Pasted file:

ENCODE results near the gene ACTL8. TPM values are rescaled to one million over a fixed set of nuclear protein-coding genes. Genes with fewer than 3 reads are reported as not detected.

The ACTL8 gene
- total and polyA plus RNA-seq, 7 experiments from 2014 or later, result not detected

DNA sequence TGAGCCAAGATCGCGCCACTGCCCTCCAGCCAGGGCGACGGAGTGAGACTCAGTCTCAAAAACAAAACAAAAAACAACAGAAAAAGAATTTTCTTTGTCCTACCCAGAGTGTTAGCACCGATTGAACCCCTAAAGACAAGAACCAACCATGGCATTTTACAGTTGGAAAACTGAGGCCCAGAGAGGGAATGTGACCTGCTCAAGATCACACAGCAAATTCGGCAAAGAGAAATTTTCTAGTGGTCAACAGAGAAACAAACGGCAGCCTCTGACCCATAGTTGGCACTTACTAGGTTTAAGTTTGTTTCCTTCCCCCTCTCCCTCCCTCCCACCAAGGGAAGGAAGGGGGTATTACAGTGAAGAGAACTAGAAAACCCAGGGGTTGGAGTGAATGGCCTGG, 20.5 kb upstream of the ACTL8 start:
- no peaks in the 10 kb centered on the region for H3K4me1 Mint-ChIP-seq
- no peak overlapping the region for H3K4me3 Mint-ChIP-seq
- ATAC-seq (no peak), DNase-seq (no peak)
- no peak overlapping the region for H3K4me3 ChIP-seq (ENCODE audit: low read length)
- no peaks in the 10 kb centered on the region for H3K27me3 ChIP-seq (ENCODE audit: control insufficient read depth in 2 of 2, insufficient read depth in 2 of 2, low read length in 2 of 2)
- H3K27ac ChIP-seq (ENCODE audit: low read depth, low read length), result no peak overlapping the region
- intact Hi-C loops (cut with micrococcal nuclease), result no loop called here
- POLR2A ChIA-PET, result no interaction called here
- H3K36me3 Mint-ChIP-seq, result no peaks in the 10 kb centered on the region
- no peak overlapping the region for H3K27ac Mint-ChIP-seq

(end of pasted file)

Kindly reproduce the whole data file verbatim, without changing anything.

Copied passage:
ENCODE results near the gene ACTL8. TPM values are rescaled to one million over a fixed set of nuclear protein-coding genes. Genes with fewer than 3 reads are reported as not detected.

The ACTL8 gene
- total and polyA plus RNA-seq, 7 experiments from 2014 or later, result not detected

DNA sequence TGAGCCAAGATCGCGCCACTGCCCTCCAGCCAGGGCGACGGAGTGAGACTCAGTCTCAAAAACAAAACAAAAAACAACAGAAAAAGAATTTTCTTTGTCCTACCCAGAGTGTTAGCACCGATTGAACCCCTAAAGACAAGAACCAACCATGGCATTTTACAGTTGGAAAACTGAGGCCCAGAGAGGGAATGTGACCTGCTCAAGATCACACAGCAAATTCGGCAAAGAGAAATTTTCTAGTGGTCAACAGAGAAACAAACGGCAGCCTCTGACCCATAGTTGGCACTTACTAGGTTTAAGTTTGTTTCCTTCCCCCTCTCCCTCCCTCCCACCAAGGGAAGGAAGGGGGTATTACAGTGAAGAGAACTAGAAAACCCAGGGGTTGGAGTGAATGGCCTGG, 20.5 kb upstream of the ACTL8 start:
- no peaks in the 10 kb centered on the region for H3K4me1 Mint-ChIP-seq
- no peak overlapping the region for H3K4me3 Mint-ChIP-seq
- ATAC-seq (no peak), DNase-seq (no peak)
- no peak overlapping the region for H3K4me3 ChIP-seq (ENCODE audit: low read length)
- no peaks in the 10 kb centered on the region for H3K27me3 ChIP-seq (ENCODE audit: control insufficient read depth in 2 of 2, insufficient read depth in 2 of 2, low read length in 2 of 2)
- H3K27ac ChIP-seq (ENCODE audit: low read depth, low read length), result no peak overlapping the region
- intact Hi-C loops (cut with micrococcal nuclease), result no loop called here
- POLR2A ChIA-PET, result no interaction called here
- H3K36me3 Mint-ChIP-seq, result no peaks in the 10 kb centered on the region
- no peak overlapping the region for H3K27ac Mint-ChIP-seq